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Recycling Hybrid Maize Varieties: Is It Backward Practice or Innovative Response to Adverse Conditions in Kenya?

W. Japhether, Hugo De Groote, M. Lawrence, Milton Kengo Danda and Lutta Mohammed

No 25726, 2006 Annual Meeting, August 12-18, 2006, Queensland, Australia from International Association of Agricultural Economists

Abstract: Hybrid varieties have significantly contributed to increased maize proclivity in Kenya and other SSA countries. A number of factors limit access of farmers to maize varieties, smallholder farmers have sort an alternative option of recycling the hybrid maize seeds. Seeds are carefully selected based on cob and grain size during or before harvest after which they are preserved. hybrid yielding maize varieties (HYMV) developers and disseminators observe that there is a progressive yield decrease of recycling HYMV. The question is "Is it economical to recycle HYMV or an innovation that farmers can practice?". This study was designed to evaluate the yield losses and benefits of hybrid maize recycling in Kenya. Through key informants, farmers who grew both certified seed and recycled maize were identified. For on farm trial (OFT), sixty two (62) farmers who recycled hybrid maize varieties and 30 who grew certified seeds were randomly selected while for the On station trial (OST), the trial was laid out in a completely randomized block design replicated four time with plots measuring 100M square. For the OFT, two plots of 100 square meters were superimposed on farmers' fields both on recycled and fresh seed. Input and output levels in the plots were identified and valued. The results showed that the yield decreases at an increasing rate. Yield losses for Double crosses low compared to the Top crosses. The yield levels of recycled Top cross reduced by 16%, 17% and 32 while that for double crosses decreased by 20%, 37% and 46% for the first, second and third recycling generations respectively. However, positive net benefits are attained in recycling HYMV. This implies that it is beneficial to recycle HYMV up-to the third generation level. However at regional and national level food security objectives is comprised. This demands that incentives to discourage farmers from recycling may be sought through development of OPVs which can be recycled if national objective of food security has to be enhanced. From the logit results the major significantly influencing factors in recycling HYMVs are amount of credit, fertilizer, wealth and extension contact.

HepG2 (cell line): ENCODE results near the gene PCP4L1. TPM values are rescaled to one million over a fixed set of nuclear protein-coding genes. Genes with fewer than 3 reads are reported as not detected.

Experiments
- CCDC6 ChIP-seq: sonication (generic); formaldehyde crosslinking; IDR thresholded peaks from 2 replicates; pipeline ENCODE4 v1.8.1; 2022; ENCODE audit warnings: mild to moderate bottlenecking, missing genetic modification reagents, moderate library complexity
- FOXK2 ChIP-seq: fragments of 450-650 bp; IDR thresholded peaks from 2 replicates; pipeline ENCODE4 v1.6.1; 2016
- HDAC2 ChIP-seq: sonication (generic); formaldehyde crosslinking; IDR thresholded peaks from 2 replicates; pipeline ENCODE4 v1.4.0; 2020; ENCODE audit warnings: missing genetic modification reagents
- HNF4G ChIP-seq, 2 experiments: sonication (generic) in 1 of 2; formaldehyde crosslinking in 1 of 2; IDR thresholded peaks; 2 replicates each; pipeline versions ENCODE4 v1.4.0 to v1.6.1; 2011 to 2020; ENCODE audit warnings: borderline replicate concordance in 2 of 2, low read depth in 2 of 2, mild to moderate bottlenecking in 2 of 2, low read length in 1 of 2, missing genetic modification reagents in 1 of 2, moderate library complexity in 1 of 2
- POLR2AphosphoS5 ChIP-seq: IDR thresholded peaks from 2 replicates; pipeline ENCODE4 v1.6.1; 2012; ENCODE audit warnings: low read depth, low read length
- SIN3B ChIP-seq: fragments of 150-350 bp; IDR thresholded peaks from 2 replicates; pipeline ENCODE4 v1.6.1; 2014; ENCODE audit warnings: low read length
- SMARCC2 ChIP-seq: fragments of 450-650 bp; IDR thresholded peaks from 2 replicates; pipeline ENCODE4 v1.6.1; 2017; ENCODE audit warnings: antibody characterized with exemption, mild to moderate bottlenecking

Keywords: Crop; Production/Industries (search for similar items in EconPapers)
Pages: 16
Date: 2006
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DOI: 10.22004/ag.econ.25726

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